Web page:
Sharing a World of Inclusion, Creativity and Heritage

University of Cambridge (Museum of Archaeology and Anthropology)

Cooperation Projects



Total project grant (euros)


Percentage of budget funded



Creative Europe



Call number


Project date

1 Oct 2014 - 30 Sep 2018

Number of partners in project



Kunsthistorisches Museum Mit Mvk Und Ötm, Waör, Austria;

Culture Lab, Belgium;

Institut de Cultura de Barcelona, Spain;

Linden-Museum Stuttgart, Germany;

Musée des Civilisations de l'Europe et de la Méditerranée, France;

Musée Royal de l'Afrique Centrale, Belgium;

National Museum - Naprstek Museum, Czech Republic;

Soprintendenza Al Museo Nazionale Preistorico Etnografico Luigi Pigorini, Italy;

Statens Museer För Världskultur, Sweden;

Stichting Nationaal Museum Van Wereldculturen, Netherlands

This project situates Museums of Ethnography and World Cultures at the centre of ongoing discussions about citizenship and belonging in contemporary Europe. Migrations and contemporary trans-border movements within the European Union have refigured the demography and citizenry of European nation states. Within this framework also the role of these museums with their rich collections cataloguing the diversity of world cultures is changing. Through a series of work programmes organised within six themes, the project will contribute to the development of new tools and practices to better address the new citizenship regimes within Europe, while also helping the museums to better function within a global context.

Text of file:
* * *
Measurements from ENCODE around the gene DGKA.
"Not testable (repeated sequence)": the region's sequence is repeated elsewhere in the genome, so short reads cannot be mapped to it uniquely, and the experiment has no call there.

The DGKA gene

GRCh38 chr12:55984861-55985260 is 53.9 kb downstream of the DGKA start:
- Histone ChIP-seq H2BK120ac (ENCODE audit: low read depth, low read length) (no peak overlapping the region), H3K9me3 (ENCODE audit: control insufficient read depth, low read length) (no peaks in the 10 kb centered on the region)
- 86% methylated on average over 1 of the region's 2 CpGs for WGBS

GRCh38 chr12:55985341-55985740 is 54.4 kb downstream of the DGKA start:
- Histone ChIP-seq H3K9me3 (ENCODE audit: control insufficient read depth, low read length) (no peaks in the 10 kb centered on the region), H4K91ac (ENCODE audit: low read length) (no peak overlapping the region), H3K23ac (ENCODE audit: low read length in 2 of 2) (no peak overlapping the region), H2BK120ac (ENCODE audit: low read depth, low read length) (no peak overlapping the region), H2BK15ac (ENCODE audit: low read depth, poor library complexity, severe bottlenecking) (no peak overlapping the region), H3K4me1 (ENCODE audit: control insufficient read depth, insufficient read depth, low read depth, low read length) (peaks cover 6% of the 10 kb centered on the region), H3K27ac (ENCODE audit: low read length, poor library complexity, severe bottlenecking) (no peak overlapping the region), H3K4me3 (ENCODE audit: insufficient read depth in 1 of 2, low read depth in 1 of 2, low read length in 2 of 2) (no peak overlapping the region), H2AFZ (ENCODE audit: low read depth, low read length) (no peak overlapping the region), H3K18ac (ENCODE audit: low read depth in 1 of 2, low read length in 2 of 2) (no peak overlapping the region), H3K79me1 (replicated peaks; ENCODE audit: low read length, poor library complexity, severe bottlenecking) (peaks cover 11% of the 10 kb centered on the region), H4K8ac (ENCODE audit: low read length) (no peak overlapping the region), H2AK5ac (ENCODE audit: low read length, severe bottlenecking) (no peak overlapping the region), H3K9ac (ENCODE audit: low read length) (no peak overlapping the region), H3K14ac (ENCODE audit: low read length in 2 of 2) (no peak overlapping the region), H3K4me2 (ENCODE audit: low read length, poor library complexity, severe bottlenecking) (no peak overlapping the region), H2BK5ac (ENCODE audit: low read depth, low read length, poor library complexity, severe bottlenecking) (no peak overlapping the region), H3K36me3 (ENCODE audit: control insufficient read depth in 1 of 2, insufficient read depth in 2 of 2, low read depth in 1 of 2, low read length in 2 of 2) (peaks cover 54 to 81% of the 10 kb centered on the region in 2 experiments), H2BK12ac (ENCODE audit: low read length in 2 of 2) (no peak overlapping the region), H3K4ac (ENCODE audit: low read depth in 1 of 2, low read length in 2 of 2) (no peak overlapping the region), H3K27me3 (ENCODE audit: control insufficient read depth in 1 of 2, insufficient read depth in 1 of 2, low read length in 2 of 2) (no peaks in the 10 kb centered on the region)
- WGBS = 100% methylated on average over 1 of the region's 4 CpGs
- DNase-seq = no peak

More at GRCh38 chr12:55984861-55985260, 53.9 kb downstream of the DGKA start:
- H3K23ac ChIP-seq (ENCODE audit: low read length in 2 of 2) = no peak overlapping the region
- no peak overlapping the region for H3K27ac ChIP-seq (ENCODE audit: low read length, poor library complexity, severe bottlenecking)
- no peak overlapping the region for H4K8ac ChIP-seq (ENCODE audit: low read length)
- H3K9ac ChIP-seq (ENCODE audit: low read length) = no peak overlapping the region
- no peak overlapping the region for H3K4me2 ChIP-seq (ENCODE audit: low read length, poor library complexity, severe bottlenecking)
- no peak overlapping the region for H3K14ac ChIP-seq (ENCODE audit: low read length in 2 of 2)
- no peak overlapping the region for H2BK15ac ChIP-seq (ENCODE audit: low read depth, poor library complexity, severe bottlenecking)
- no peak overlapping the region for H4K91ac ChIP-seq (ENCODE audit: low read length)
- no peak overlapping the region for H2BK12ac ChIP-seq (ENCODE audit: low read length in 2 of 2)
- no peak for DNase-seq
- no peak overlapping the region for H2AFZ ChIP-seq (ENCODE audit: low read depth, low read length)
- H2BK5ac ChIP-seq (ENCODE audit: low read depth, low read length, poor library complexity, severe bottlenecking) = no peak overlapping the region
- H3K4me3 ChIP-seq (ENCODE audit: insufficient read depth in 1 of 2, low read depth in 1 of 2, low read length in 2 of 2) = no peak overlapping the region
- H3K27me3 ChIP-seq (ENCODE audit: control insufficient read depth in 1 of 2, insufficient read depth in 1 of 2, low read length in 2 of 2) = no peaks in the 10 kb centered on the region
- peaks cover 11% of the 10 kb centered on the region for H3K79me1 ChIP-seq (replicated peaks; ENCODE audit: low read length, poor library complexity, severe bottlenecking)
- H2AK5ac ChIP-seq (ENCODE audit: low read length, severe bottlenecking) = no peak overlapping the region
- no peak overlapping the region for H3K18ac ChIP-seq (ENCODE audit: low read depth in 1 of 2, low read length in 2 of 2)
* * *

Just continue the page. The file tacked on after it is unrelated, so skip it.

These new practices aim at serving the multiple stakeholders both at home and in a transnational/global context. The project builds on the outcomes and successes of three earlier EC funded projects: READ-ME I & II, and the Ethnography Museums and World Cultures (RIME), funded by the EU’s Cultural programme. These earlier projects not only created a strong network of European Ethnographic and World Cultures museums where they shared expertise, collections and best practices, but also facilitated critical reflection on the histories of the museums and their collections, fostering the development of new ideas for exhibitions and for the engagement with their various publics. Today these ethnographic museums are, partly due to these earlier projects, at the forefront of developing self-reflexive and inclusive practices.

Sharing a World of Inclusion, Creativity and Heritage (SWICH) project draws on this already existing network (while expanding to include new partners) museums, and will also build on some of the best practices developed in these earlier projects. It revolves around interrelated key concepts: relationality, cultural subjecthood, emotional citizenship and diaspora, and co-creativity. It also addresses Europe’s diversity by looking at the intersecting diasporas of objects and people.

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